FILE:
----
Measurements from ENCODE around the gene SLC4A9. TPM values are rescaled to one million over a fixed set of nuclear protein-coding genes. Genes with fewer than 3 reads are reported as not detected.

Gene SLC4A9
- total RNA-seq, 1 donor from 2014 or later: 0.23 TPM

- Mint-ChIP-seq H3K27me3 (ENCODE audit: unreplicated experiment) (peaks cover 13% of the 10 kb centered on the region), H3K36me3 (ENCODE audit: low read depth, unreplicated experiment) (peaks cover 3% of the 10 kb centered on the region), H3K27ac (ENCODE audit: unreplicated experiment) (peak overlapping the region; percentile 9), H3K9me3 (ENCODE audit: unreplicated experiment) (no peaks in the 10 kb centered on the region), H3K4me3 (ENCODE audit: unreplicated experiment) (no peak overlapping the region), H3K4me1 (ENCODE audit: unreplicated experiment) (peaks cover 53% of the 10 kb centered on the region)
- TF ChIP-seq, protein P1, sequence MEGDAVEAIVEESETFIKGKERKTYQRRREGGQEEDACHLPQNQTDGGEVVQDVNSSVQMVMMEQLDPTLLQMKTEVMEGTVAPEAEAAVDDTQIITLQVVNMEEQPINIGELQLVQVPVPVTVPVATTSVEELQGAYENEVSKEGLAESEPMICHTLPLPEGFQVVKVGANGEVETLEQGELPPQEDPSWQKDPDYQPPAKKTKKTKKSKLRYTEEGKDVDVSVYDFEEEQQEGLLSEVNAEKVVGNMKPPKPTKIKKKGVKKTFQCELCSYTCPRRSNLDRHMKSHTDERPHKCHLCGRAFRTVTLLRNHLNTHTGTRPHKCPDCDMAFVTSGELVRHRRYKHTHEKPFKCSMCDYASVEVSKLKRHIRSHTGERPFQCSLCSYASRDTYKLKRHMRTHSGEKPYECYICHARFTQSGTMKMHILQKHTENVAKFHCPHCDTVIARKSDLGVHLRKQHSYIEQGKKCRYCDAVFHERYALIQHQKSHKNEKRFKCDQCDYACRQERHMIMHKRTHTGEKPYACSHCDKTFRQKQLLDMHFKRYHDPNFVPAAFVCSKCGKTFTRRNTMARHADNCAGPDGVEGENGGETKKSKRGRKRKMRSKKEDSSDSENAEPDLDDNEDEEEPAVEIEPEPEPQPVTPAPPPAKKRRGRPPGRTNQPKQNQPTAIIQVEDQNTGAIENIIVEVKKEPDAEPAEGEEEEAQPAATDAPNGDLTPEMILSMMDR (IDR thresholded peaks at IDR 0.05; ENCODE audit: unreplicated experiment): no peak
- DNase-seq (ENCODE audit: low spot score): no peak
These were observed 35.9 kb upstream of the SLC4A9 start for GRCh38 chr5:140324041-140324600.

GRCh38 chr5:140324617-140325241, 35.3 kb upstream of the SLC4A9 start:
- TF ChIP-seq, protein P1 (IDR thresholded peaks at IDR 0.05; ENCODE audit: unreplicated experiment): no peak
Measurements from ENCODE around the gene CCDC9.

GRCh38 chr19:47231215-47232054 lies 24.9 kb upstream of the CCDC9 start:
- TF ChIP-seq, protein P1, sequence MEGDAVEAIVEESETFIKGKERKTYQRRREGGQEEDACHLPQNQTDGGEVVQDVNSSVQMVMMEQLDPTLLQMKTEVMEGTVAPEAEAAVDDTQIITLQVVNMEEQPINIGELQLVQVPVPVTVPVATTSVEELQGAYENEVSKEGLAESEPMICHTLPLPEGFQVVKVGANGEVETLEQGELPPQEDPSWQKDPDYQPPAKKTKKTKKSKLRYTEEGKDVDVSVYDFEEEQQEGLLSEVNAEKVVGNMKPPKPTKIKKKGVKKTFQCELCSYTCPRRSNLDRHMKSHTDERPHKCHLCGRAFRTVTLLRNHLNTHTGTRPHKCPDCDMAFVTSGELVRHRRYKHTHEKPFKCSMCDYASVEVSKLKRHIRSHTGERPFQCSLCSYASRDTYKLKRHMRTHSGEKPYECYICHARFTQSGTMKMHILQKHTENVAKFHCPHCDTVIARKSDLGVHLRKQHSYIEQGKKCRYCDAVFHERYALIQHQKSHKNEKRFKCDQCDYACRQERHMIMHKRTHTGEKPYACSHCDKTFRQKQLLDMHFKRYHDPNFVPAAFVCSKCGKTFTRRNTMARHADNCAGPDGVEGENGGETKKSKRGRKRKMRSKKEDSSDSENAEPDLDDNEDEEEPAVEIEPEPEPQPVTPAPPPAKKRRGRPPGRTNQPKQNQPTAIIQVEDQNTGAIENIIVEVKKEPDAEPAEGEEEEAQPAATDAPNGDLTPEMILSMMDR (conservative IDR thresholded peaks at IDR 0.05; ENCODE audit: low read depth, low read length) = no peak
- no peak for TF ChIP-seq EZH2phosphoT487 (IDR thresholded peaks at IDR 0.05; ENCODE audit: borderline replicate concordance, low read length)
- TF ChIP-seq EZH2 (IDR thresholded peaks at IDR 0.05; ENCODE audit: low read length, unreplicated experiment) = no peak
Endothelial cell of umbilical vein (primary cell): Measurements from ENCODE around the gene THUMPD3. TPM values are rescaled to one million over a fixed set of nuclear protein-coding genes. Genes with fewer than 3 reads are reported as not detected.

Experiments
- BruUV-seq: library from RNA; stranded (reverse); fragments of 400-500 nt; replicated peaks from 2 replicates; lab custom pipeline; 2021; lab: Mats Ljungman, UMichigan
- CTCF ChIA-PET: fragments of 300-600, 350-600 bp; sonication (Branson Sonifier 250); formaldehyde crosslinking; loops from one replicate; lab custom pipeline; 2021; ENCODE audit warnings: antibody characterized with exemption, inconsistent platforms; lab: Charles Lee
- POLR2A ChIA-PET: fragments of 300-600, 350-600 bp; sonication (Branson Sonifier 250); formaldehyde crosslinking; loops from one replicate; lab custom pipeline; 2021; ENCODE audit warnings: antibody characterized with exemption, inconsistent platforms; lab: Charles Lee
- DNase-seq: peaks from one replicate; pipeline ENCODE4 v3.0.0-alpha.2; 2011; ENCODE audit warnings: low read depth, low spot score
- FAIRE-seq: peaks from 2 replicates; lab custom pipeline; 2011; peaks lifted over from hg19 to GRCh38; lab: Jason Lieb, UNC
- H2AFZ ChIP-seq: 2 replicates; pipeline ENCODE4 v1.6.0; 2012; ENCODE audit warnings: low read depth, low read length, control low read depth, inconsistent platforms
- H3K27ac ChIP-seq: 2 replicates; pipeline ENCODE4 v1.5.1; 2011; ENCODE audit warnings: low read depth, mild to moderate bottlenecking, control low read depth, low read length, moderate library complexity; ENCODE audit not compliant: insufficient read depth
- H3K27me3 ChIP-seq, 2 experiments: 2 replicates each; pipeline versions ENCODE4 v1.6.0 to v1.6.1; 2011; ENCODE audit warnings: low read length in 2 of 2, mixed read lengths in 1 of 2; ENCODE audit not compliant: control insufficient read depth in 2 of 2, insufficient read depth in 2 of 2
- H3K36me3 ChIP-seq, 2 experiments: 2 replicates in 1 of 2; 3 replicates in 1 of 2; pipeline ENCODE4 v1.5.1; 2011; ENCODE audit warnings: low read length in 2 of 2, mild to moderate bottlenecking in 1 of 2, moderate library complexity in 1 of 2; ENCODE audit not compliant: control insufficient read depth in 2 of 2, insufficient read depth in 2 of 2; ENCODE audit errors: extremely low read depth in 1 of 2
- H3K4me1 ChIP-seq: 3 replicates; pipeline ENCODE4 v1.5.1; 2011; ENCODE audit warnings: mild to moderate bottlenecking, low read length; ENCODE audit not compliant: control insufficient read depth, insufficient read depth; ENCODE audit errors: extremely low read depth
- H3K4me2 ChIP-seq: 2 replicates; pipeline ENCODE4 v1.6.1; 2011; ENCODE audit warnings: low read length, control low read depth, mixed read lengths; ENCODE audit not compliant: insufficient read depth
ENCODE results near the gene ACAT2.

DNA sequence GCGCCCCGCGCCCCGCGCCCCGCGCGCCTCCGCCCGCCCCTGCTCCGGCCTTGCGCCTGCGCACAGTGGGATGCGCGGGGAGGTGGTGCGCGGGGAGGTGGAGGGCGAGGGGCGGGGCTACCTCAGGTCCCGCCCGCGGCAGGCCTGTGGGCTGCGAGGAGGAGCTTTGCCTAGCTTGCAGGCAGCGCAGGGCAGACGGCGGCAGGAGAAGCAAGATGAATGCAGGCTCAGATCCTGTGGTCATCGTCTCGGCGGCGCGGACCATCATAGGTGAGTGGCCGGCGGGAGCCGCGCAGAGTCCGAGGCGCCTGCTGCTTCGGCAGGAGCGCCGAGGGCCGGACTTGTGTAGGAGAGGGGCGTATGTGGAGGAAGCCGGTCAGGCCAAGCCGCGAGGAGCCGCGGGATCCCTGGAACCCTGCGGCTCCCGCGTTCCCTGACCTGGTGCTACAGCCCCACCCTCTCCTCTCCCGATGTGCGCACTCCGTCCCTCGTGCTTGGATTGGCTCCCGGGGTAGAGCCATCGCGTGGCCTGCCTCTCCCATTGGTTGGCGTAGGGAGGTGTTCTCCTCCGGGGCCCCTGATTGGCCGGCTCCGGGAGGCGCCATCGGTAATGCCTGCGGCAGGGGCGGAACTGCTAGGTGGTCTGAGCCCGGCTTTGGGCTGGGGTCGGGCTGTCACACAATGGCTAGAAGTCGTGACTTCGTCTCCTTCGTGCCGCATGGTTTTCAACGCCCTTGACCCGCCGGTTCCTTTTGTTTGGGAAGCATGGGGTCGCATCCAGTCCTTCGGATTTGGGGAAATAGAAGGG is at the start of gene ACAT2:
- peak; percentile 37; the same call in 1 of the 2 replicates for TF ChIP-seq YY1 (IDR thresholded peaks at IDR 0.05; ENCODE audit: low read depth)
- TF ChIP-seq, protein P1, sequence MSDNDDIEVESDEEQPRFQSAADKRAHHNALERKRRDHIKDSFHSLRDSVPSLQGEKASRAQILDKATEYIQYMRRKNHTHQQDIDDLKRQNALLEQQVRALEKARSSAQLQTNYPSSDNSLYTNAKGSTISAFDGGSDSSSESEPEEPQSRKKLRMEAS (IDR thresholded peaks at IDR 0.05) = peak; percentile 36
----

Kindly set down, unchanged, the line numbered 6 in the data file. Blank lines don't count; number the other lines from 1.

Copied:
- DNase-seq (ENCODE audit: low spot score): no peak